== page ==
Country music has struggled to find its footing in the streaming era. It’s a painful truth, but in recent years the genre’s biggest hits are either yearning ballads courtesy of Luke Combs or hip-hop-influenced uptempo tracks like Sam Hunt’s “Body Like a Backroad.” There hasn’t been a significant country-pop crossover artist since Taylor Swift made her genre switch official with the 1989 album. Since then, the industry has been searching for the next Taylor Swift. Despite her valiant and valid attempts to carve out her own musical identity, Kelsea Ballerini has always been the main name thrown around in this conversation.
On her eponymous third studio album, Kelsea attempts to strike a balance between ruralism and city life, in a geographical and musical sense, but the lack of variety in the album’s production hinders its full potential. The album’s strongest moments are when she leans into the melancholy of post-teenage/young adult years. Two of the album’s standout tracks are “club” and “half of my hometown.” The former is what one would imagine a country song by Lorde would sound like. The track sees Kelsea outlining all of the less-than-glamorous aspects of club life (“I don’t wanna watch everybody around me tryna hook up/And say stuff they don’t mean/And get drunk and get cheap”) while tackling the anxiety that comes with existing outside of the norm. The latter, “half of my hometown,” a collaboration with Kenny Chesney, covers the yearning to leave your hometown and expand your worldview, but it also explores the conflict of appreciating your hometown more the further you get from it. These two songs are the main examples of the Kelsea’s exploration of the “rural vs. urban” tension. This push and pull also comes to a head with the production on “bragger,” a funky country-pop track that has a lot of crossover potential with the right remix, and “overshare,” another catchy country-pop track that has strikingly memorable melody (thank you, Tayla Parx!).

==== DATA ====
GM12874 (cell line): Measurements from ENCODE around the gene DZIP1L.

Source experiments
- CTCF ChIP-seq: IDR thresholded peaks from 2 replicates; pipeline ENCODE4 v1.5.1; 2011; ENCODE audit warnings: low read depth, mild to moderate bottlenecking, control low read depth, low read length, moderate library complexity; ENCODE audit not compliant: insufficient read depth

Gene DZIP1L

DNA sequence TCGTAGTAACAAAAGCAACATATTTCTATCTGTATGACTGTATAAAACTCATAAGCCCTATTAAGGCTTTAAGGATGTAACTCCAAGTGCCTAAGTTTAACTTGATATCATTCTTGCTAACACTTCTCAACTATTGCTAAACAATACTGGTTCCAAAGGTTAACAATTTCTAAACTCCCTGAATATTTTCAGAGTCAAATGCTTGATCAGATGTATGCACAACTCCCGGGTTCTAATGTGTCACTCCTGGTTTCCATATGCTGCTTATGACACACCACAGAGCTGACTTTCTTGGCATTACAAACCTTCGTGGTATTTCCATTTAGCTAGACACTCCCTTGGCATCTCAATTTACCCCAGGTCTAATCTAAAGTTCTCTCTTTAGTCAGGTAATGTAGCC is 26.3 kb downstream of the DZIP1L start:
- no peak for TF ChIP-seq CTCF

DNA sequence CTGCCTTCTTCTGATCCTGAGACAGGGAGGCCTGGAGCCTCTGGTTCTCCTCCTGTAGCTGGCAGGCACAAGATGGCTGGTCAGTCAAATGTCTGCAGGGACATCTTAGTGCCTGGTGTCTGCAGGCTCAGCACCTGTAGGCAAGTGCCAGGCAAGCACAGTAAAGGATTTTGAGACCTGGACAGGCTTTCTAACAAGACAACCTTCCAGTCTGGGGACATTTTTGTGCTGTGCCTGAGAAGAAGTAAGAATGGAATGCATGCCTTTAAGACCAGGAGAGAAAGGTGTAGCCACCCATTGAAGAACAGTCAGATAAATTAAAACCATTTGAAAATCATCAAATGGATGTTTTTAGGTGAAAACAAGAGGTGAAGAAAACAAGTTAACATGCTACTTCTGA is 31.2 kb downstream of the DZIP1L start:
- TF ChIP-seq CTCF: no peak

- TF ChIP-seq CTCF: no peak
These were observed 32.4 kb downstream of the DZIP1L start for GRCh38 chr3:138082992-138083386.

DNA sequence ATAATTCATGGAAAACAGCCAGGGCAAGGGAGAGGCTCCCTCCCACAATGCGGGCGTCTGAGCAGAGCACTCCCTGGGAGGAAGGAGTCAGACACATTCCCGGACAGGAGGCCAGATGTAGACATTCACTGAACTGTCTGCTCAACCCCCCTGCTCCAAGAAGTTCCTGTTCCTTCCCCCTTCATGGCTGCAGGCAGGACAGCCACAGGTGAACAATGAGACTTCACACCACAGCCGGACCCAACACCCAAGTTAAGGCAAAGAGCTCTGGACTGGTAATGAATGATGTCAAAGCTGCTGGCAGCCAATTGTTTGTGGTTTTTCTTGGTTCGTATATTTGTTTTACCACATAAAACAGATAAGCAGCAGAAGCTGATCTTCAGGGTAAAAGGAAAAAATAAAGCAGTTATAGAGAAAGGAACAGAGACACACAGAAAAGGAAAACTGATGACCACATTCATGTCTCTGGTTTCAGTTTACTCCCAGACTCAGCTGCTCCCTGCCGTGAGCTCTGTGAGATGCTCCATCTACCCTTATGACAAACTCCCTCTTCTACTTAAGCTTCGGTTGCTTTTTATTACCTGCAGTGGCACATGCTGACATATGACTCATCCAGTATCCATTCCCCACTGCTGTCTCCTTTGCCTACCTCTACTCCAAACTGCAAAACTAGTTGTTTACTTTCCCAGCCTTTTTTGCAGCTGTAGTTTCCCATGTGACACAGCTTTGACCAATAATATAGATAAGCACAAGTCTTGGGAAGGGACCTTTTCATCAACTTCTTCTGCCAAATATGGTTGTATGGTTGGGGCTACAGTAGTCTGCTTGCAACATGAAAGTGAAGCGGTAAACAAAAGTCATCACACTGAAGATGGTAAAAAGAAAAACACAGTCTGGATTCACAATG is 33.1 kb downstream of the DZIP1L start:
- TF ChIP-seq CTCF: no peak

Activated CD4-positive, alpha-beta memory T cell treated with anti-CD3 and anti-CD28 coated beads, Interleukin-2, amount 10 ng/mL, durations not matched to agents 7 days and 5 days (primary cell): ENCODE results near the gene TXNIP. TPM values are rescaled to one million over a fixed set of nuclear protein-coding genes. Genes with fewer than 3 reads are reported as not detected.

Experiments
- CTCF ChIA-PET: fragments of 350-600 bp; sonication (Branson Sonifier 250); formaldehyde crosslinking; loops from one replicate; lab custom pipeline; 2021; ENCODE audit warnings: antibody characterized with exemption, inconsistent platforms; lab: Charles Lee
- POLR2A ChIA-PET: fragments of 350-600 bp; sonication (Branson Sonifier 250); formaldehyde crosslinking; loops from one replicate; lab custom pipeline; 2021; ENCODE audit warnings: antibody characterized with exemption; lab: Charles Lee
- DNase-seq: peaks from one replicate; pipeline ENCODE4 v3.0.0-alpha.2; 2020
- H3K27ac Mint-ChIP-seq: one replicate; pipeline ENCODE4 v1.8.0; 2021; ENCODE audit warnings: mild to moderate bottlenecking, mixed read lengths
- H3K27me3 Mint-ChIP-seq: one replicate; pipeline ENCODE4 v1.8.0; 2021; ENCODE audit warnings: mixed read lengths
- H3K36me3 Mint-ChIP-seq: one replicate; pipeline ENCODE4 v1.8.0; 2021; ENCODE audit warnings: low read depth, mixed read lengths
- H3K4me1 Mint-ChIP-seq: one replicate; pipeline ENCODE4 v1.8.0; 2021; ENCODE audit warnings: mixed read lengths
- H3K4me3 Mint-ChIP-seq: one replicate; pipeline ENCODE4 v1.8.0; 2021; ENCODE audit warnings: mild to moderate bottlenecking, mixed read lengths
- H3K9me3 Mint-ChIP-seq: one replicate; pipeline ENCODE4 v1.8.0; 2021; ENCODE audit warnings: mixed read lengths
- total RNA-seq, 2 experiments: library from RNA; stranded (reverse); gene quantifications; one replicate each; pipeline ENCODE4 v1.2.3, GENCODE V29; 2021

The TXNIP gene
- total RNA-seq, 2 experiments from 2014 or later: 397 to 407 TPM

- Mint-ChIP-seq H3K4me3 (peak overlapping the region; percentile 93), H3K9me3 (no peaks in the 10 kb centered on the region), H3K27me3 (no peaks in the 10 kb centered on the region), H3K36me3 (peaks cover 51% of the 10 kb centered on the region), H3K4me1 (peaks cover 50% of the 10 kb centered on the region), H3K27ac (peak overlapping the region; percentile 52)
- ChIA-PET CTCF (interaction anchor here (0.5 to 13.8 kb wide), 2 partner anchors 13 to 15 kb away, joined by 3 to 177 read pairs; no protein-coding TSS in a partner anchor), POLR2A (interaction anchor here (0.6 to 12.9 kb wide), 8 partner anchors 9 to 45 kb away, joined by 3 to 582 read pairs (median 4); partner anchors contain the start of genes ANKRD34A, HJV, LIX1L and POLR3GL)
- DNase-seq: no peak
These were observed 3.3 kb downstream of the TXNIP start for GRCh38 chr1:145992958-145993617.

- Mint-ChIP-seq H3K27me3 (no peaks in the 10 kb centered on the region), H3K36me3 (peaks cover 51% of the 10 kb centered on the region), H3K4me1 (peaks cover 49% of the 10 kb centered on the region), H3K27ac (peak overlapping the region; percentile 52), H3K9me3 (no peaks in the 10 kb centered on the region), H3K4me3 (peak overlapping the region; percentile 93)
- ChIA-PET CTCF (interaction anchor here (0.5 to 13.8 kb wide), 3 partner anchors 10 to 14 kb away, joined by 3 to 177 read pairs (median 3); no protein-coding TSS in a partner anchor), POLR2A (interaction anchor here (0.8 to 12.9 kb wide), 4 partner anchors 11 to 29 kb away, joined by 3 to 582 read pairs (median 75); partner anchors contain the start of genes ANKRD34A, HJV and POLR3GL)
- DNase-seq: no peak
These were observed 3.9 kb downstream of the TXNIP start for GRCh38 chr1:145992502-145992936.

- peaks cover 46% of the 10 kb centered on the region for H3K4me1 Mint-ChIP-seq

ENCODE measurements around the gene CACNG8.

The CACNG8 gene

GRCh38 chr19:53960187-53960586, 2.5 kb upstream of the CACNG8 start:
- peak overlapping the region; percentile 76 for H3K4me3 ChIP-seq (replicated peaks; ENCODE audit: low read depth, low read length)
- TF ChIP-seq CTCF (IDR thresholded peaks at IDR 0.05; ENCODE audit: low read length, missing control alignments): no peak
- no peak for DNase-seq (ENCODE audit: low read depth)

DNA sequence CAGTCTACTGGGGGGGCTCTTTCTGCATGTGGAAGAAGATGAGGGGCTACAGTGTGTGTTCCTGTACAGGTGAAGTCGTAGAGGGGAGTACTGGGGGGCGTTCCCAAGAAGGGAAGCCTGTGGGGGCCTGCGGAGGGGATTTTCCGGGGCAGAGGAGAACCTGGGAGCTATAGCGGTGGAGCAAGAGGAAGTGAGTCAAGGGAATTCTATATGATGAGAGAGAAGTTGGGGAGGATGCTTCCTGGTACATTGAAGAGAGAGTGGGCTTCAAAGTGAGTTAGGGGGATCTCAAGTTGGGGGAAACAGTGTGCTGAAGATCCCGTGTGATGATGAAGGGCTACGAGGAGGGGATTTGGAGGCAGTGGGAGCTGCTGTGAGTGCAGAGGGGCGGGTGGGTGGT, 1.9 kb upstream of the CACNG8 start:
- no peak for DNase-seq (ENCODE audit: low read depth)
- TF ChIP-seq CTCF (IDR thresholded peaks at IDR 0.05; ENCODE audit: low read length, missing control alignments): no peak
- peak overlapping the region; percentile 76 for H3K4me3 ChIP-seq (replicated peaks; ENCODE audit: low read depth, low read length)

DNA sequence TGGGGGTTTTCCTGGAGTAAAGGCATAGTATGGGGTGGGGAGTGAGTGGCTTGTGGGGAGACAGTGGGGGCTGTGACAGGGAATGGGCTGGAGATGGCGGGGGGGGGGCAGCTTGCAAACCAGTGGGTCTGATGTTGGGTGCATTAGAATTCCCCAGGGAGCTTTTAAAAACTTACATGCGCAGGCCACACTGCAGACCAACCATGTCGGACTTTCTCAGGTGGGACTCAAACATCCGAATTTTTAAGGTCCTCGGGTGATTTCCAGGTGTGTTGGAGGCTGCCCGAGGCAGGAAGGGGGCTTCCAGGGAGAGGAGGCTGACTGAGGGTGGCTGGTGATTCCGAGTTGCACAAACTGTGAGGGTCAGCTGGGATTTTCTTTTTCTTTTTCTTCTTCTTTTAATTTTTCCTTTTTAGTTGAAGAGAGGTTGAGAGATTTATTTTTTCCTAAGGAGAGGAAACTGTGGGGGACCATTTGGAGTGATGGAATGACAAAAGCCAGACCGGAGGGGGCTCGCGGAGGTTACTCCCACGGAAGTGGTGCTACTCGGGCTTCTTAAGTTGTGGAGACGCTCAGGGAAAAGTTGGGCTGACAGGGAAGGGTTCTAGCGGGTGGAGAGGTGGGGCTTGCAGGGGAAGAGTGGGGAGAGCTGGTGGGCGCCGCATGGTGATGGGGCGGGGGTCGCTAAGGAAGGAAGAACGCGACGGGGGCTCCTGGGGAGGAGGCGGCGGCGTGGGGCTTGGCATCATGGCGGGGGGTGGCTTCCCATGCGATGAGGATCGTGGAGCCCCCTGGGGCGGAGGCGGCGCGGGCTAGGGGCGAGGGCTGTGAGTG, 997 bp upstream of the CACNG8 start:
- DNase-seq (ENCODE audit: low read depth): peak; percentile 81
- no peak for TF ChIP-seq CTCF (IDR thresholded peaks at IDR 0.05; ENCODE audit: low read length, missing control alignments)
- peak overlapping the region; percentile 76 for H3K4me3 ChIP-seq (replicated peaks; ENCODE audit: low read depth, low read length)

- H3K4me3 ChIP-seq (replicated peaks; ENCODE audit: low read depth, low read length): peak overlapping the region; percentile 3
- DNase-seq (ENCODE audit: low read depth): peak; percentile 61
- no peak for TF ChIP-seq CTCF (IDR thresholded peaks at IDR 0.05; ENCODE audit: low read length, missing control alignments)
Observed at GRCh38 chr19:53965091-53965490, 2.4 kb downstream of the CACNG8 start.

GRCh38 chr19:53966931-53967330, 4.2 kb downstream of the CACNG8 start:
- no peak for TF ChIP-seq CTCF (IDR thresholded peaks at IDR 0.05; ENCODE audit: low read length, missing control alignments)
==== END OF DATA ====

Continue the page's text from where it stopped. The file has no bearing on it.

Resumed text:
Kelsea falters on two fronts: 1) oftentimes the lyricism is very plain and sometimes nonsensical and 2) the one-note production makes much of the album fall flat. For example, “love and hate” has nice instrumentation, but the lyrics are very silly; there is not “a thin line between love and hate,” in fact, it’s a very thick line. “A country song” tries to insert itself into the vast lexicon of country songs about country music, but the lyrics feel more like a list of disjointed country music elements as opposed to one cohesive narrative. Likewise, “la” is a very weak closer, but at least it serves as an addition to the lyrical motif of geographical tension on the album. In terms of production, aside from “bragger,” the majority of kelsea relies on your typical guitar, drum, piano, and bass. The downside to this instrumental homogeneity is that the sound gets boring quickly, especially because Kelsea seems to be holding herself back vocally. The ballads are strong, but what should be big emotional belting moments feel stifled by a less interesting and more subdued vocal take.
Despite some of its drawbacks, the album is sold. This isn’t an outstanding album, but it displays Kelsea’s growth in terms of crafting conceptual albums. All she needs to do is to branch out to more collaborators that will push her musically because, at times, she seems to be stuck in a rut. Country music is fertile ground for concept albums, and Kelsea has made some serious progress with this latest batch of songs.
Key Tracks: “bragger”; “club”; “overshare”; “half of my hometown”; “love me like a girl”